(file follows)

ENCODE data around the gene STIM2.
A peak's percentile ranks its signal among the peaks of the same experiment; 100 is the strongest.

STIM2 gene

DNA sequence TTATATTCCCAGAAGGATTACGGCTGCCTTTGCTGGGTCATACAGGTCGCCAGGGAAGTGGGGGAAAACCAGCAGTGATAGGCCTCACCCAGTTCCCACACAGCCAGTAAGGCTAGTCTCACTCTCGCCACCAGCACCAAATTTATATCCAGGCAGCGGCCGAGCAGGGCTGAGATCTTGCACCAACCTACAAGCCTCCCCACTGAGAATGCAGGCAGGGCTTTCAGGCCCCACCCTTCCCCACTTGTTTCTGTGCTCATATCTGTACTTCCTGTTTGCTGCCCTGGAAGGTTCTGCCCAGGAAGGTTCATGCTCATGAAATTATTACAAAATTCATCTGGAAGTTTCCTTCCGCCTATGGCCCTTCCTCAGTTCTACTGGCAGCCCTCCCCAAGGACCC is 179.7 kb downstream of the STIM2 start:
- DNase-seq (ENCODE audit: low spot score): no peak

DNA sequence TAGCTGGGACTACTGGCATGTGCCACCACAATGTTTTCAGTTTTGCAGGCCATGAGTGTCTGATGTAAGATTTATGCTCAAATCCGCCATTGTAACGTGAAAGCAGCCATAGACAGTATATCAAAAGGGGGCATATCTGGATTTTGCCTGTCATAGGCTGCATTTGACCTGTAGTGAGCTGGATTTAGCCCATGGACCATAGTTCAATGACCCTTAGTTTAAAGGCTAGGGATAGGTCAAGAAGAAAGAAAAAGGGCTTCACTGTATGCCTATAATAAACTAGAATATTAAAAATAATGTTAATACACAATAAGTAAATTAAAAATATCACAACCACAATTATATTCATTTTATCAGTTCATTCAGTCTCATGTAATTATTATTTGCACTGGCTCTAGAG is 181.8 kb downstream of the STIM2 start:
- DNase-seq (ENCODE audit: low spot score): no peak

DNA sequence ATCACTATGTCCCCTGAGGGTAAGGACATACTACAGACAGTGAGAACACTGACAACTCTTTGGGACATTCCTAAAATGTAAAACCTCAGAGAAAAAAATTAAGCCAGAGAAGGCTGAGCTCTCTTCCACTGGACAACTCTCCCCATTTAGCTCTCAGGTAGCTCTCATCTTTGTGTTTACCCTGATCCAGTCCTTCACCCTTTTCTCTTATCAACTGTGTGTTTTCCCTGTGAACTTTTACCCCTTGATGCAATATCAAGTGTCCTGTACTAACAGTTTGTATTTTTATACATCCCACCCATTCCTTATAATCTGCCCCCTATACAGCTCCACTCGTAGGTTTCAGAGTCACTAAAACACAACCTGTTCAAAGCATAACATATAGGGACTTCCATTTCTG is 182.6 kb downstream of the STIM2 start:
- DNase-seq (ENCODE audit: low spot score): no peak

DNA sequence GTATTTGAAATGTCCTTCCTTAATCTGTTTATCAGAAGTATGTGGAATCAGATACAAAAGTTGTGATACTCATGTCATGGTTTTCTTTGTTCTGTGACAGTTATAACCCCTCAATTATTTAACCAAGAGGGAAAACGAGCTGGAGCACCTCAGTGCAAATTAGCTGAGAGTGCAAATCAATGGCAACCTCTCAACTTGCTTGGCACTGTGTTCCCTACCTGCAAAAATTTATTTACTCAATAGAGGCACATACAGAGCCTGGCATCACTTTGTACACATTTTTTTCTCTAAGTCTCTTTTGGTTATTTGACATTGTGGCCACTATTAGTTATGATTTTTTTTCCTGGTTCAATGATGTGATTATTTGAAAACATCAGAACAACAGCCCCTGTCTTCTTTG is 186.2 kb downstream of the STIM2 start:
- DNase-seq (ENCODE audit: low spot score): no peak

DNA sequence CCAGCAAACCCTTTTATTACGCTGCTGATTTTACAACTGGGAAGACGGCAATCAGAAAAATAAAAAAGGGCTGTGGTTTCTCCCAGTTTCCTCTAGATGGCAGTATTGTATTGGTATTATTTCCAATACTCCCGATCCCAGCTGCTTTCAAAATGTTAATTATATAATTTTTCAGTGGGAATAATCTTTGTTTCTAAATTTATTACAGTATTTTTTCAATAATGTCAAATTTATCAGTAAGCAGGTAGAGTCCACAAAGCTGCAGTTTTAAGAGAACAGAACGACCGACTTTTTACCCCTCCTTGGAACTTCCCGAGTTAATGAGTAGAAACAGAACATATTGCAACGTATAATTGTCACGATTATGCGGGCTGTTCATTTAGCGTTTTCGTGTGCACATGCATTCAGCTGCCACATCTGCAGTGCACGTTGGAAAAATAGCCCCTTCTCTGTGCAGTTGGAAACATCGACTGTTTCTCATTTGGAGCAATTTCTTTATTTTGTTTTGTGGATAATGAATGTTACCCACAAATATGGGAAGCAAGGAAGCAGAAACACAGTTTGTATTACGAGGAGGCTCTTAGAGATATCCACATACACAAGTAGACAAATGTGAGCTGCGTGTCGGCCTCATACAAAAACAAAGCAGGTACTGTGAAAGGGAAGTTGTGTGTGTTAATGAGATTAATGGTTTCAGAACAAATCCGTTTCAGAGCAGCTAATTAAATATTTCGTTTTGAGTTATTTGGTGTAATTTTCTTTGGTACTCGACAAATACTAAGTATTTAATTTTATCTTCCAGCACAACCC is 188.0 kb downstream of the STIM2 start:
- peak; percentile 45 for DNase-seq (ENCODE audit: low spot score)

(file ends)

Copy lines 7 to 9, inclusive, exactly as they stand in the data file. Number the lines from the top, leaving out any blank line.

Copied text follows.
- DNase-seq (ENCODE audit: low spot score): no peak

DNA sequence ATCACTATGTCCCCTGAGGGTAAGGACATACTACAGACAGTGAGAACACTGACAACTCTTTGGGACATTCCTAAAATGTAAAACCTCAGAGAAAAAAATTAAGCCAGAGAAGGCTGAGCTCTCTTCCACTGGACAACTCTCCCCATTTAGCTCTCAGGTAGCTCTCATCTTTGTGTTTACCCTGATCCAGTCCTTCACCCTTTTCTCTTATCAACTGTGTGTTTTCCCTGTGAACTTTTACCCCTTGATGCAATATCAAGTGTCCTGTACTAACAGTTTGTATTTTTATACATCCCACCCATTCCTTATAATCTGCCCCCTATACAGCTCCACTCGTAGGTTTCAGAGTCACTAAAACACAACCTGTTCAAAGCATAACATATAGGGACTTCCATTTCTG is 182.6 kb downstream of the STIM2 start:
- DNase-seq (ENCODE audit: low spot score): no peak